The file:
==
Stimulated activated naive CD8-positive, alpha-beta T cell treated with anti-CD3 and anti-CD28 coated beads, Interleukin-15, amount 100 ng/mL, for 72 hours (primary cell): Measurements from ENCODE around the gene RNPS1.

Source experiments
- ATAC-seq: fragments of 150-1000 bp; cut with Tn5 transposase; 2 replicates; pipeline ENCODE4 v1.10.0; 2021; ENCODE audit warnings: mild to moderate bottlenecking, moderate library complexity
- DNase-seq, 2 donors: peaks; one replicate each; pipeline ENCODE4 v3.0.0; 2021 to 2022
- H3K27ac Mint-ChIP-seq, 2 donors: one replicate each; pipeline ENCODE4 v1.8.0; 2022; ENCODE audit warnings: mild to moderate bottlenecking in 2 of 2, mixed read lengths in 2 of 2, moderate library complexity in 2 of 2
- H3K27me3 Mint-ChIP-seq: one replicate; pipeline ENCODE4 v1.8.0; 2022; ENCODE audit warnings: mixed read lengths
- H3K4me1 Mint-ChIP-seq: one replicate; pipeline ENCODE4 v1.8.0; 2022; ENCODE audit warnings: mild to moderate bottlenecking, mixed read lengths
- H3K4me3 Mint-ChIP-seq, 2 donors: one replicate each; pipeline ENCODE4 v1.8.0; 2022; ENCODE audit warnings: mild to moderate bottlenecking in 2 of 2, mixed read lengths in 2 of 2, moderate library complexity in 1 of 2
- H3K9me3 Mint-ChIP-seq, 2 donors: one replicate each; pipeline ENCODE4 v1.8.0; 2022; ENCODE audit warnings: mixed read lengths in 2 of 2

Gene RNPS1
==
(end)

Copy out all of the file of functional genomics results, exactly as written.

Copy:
Stimulated activated naive CD8-positive, alpha-beta T cell treated with anti-CD3 and anti-CD28 coated beads, Interleukin-15, amount 100 ng/mL, for 72 hours (primary cell): Measurements from ENCODE around the gene RNPS1.

Source experiments
- ATAC-seq: fragments of 150-1000 bp; cut with Tn5 transposase; 2 replicates; pipeline ENCODE4 v1.10.0; 2021; ENCODE audit warnings: mild to moderate bottlenecking, moderate library complexity
- DNase-seq, 2 donors: peaks; one replicate each; pipeline ENCODE4 v3.0.0; 2021 to 2022
- H3K27ac Mint-ChIP-seq, 2 donors: one replicate each; pipeline ENCODE4 v1.8.0; 2022; ENCODE audit warnings: mild to moderate bottlenecking in 2 of 2, mixed read lengths in 2 of 2, moderate library complexity in 2 of 2
- H3K27me3 Mint-ChIP-seq: one replicate; pipeline ENCODE4 v1.8.0; 2022; ENCODE audit warnings: mixed read lengths
- H3K4me1 Mint-ChIP-seq: one replicate; pipeline ENCODE4 v1.8.0; 2022; ENCODE audit warnings: mild to moderate bottlenecking, mixed read lengths
- H3K4me3 Mint-ChIP-seq, 2 donors: one replicate each; pipeline ENCODE4 v1.8.0; 2022; ENCODE audit warnings: mild to moderate bottlenecking in 2 of 2, mixed read lengths in 2 of 2, moderate library complexity in 1 of 2
- H3K9me3 Mint-ChIP-seq, 2 donors: one replicate each; pipeline ENCODE4 v1.8.0; 2022; ENCODE audit warnings: mixed read lengths in 2 of 2

Gene RNPS1